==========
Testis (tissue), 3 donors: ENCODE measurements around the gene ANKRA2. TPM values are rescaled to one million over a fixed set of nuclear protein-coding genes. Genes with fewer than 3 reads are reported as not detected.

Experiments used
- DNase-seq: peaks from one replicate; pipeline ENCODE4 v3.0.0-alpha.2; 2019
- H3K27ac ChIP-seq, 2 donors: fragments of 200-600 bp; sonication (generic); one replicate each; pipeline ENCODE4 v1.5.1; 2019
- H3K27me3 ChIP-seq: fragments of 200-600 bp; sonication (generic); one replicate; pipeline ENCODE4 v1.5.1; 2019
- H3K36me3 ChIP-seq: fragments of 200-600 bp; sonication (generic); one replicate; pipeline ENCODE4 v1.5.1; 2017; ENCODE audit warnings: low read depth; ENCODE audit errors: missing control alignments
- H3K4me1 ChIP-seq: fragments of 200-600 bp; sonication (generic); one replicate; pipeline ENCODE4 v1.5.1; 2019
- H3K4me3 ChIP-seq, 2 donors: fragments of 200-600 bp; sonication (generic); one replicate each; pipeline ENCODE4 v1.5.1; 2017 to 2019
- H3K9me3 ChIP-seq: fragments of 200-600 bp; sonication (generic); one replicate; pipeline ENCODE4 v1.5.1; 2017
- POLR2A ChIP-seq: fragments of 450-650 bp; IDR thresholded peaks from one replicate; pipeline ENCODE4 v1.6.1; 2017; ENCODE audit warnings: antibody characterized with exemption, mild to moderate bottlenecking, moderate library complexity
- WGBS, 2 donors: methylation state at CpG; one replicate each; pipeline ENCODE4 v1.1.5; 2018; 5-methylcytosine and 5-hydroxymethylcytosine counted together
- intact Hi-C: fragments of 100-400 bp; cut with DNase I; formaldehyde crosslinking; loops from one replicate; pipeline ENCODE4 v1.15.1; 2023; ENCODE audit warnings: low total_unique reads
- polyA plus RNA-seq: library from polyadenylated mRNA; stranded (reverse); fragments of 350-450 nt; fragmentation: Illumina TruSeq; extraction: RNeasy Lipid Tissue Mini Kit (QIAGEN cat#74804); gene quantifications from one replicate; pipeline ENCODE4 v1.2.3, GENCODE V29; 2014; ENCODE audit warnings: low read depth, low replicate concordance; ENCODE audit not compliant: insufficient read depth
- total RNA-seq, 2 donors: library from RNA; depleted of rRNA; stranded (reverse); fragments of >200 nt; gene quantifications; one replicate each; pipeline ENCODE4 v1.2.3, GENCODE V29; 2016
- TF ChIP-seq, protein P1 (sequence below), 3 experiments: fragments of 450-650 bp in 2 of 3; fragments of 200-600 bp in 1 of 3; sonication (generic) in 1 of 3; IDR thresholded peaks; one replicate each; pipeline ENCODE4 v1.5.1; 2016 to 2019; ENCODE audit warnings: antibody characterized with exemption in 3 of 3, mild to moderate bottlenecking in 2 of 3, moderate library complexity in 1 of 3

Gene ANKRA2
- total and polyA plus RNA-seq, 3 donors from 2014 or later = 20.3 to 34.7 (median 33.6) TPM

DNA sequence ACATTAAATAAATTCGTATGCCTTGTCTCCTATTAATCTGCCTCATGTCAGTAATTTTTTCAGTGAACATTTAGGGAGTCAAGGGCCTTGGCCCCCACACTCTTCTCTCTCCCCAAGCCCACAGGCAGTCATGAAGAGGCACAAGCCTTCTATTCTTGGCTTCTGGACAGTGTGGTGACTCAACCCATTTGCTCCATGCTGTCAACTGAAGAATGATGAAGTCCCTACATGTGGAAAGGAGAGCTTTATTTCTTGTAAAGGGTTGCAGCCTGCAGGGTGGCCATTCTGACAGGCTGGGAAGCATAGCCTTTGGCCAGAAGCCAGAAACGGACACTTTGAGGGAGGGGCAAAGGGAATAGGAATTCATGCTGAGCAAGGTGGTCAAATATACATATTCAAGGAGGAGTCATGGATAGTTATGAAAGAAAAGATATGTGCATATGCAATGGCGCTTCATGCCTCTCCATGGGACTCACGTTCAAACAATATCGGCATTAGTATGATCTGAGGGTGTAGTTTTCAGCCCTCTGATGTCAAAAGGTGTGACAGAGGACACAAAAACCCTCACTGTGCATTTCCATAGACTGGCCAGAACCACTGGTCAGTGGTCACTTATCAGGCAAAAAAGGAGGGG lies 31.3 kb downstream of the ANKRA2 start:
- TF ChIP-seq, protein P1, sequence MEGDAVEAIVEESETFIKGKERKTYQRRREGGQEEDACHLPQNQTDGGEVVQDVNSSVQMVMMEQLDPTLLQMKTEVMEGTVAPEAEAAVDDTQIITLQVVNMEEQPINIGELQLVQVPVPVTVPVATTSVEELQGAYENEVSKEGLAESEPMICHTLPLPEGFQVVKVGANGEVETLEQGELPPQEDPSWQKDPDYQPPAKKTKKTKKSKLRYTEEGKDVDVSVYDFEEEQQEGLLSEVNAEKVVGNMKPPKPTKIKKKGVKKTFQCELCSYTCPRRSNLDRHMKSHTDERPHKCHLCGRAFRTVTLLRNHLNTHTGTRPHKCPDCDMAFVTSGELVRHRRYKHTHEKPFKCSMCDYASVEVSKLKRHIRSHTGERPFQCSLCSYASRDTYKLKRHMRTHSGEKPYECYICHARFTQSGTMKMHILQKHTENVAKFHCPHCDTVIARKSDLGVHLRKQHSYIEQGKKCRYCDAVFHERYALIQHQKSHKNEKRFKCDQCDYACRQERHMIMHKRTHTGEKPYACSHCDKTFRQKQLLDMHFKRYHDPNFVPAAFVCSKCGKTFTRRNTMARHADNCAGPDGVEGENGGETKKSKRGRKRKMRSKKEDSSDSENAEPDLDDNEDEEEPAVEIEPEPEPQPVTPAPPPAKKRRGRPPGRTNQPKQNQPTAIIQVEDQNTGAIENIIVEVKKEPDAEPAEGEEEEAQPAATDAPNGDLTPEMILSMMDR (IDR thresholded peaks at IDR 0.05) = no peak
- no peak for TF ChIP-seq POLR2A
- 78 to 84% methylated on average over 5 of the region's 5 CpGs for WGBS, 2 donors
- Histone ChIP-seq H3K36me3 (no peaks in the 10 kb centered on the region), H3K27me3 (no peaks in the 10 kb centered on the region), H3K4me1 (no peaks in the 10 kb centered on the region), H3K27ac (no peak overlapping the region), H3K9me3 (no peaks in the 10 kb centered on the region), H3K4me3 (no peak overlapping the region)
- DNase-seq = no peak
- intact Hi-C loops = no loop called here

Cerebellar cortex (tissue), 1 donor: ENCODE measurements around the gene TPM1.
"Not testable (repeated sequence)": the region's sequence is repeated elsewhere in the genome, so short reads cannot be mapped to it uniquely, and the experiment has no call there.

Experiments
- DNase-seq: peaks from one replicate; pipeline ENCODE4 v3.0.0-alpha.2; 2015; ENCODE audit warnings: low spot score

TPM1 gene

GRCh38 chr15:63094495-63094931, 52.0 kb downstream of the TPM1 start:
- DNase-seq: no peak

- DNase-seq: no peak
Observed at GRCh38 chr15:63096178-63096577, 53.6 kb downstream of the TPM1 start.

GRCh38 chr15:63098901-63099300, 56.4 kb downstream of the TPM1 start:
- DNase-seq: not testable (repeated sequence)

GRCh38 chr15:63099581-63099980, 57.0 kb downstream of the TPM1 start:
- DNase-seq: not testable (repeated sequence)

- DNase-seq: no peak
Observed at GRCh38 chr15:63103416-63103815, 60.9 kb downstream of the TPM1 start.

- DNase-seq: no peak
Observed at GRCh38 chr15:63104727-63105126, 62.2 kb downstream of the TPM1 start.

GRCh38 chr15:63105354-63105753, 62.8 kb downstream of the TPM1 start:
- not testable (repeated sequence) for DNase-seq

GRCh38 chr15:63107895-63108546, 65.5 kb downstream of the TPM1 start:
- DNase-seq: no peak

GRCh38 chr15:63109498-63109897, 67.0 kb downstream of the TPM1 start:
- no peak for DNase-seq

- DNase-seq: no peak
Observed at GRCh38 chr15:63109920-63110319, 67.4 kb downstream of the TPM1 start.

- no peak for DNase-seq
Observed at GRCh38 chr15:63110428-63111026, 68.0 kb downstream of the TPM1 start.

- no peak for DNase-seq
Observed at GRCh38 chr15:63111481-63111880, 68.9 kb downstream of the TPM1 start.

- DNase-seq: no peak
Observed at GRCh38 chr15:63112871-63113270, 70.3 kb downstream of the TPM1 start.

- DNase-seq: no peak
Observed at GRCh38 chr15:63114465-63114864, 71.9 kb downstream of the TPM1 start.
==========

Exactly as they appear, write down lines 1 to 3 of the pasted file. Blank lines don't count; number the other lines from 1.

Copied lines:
Testis (tissue), 3 donors: ENCODE measurements around the gene ANKRA2. TPM values are rescaled to one million over a fixed set of nuclear protein-coding genes. Genes with fewer than 3 reads are reported as not detected.

Experiments used
- DNase-seq: peaks from one replicate; pipeline ENCODE4 v3.0.0-alpha.2; 2019